Christian Buckley

Christian is a Microsoft Regional Director and M365 Apps & Services MVP, and an award-winning product marketer and technology evangelist, based in Silicon Slopes (Lehi), Utah. He is the Director of North American Partner Management for leading ISV Rencore (, leads content strategy for TekkiGurus, and is an advisor for both revealit.TV and WellnessWits. He hosts the monthly #CollabTalk TweetJam, the weekly #CollabTalk Podcast, and the Microsoft 365 Ask-Me-Anything (#M365AMA) series.

8 Responses

  1. Nice post, and it states what I have been working with for the past 10+ years. I also enjoy Daniel Tunkelangs work immensely.
    Seems in the Enterprise the challenge is the same today as when I started out with search, and I use the same techniques today as well to make it better. How do people work, how can search as a technology help you do parts of your job better? I never ever talk about search in a search project unless someone else brings it up. I want to know how you get the information you need to solve tasks. Ask a colleague, use tarot cards, or perhaps search? 😉
    As for SharePoint the tools has gotten a lot better, especially with 2013. Today it is so much quicker to create context aware search and pretty good UI’s, without doing a ton of development – which makes it easier to do A/B testing and solve the problems instead of doing plumbing.

  2. Stevenflinn says:

    Indeed, and even just a little extra in the way of social behaviors goes a long ways, as Google’s search competitors in the late 1990s/early 2000s found out. The simple notion of an algorithm leveraging web page linking behaviors to augment classic text matching provided the extra quality that put all of Google’s competitors out of business and led to a few hundred billion dollars of market value.

  3. It’s also why social has become so important to search. There’s only so much you can anticipate and automate. An algorithm can never (not yet, anyway) match the human brain’s ability to connect (or create) patterns in content, but by including social interaction within the mix, you are more likely to surface relevant content.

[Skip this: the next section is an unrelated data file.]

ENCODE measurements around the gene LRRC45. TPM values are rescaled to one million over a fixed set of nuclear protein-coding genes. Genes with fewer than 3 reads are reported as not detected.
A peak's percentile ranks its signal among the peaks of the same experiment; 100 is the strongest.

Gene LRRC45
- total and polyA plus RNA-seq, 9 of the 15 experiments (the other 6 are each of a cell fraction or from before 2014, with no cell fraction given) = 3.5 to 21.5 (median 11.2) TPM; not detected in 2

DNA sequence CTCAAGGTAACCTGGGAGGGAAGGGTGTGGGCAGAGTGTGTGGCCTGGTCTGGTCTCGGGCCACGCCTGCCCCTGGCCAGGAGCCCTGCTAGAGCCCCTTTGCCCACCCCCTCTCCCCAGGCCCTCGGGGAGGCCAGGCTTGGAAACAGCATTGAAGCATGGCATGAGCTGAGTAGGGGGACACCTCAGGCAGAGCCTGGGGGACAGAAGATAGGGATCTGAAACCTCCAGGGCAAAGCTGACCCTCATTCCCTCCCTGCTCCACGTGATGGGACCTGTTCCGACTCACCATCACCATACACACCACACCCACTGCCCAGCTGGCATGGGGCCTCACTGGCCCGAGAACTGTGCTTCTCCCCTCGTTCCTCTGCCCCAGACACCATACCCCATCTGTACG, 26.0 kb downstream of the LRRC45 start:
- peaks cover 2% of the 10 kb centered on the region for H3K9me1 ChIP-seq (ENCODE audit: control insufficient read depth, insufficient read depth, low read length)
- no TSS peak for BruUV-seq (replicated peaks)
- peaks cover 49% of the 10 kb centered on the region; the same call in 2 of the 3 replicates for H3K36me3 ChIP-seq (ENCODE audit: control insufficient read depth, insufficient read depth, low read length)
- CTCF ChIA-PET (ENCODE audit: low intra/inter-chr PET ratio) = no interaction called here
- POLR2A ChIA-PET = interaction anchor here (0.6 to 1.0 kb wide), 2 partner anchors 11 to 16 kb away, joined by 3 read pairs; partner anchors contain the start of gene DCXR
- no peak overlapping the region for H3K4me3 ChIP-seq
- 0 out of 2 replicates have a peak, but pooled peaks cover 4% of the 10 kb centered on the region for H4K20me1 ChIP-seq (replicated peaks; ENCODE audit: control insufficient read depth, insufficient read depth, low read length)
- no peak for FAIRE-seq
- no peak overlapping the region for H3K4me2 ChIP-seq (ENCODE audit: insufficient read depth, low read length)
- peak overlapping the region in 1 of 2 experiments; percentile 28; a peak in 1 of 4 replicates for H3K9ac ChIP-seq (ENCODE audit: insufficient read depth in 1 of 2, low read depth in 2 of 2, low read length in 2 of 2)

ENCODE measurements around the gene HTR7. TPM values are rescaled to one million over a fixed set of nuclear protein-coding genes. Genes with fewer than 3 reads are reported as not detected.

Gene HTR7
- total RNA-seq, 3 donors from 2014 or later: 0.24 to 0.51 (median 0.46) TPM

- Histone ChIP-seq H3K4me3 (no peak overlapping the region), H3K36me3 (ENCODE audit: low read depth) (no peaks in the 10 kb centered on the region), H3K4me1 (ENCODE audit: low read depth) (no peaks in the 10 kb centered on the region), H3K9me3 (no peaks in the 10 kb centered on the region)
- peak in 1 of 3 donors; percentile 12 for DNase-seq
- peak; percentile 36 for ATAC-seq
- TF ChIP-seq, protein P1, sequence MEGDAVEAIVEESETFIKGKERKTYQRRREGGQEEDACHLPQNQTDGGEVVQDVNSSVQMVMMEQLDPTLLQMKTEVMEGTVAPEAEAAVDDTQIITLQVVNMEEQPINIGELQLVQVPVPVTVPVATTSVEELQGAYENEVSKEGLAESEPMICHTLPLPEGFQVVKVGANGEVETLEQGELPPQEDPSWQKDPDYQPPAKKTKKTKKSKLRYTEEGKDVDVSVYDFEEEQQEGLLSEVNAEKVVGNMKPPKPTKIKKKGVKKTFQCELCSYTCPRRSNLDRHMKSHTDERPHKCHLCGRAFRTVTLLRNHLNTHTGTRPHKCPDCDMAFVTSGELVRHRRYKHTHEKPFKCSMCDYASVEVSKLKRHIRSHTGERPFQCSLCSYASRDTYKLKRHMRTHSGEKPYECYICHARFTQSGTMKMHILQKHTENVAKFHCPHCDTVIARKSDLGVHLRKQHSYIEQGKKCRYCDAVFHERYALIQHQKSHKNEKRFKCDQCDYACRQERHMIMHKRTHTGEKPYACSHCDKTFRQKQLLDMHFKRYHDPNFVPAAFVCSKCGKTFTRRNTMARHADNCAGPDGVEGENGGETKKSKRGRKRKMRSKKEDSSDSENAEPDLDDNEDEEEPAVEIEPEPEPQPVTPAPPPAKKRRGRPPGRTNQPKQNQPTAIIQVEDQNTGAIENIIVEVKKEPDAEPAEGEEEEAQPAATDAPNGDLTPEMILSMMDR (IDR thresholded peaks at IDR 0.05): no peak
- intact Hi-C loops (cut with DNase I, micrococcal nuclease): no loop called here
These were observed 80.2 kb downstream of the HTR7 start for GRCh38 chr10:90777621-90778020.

4. I think that’s why Microsoft is putting so much emphasis around Office Graph and Oslo as the future of their search interface — its about presenting you with the most relevant, personalized data possible. I don’t think it totally moves us away from some kind of search interface, but there’s a ton of room for improvement.

  5. Agreed. If people can’t find their content, they begin taking content storage into their own hands, building new information silos and perpetuating many of the problems in knowledge management.

  6. Stevenflinn says:

    Of course, I’ve got a little bias, but I kind of like Sympmarc’s sentiments, “the best search is the one you don’t need to do,” and which is echoed on slide 29 of Daniel Tunkelang’s presentation, “Design an experience that doesn’t require search.” In other words, strive to anticipate what a user needs when at all possible (but recognize search will always be an important part of the overall findability solution).
    That ability to flexibly anticipate is, of course, now becoming easier because we can in a sense flip search around–rather than just people searching for knowledge, knowledge can also be continuously “searching” for the users who most need the knowledge at a given time. And to continue the analogy, the “meta-data” associated with people that the knowledge searches against are each person’s particular inferred interests, expertise, and experiences.

  7. Sympmarc says:

    I’ve always believed that the best search is the one you don’t need to do. Findability (which isn’t a word!) is about creating multiple ways to get to the right content in the context of doing the work. That’s why things like the Content Search Web Part are so important in SharePoint 2013. Embedding content in the right places – whether it is search-driven or not – leads to more streamlined knowledge management. More importantly, it can lead to improved performance, which is the actual goal.

  8. Martin White says:

    Excellent post. Thank you. My only comment is that in the enterprise if people can’t find their content there is no where else to go. They end up either interrupting someone else’s work or making a decision based on inadequate information. Search is business (and career) critical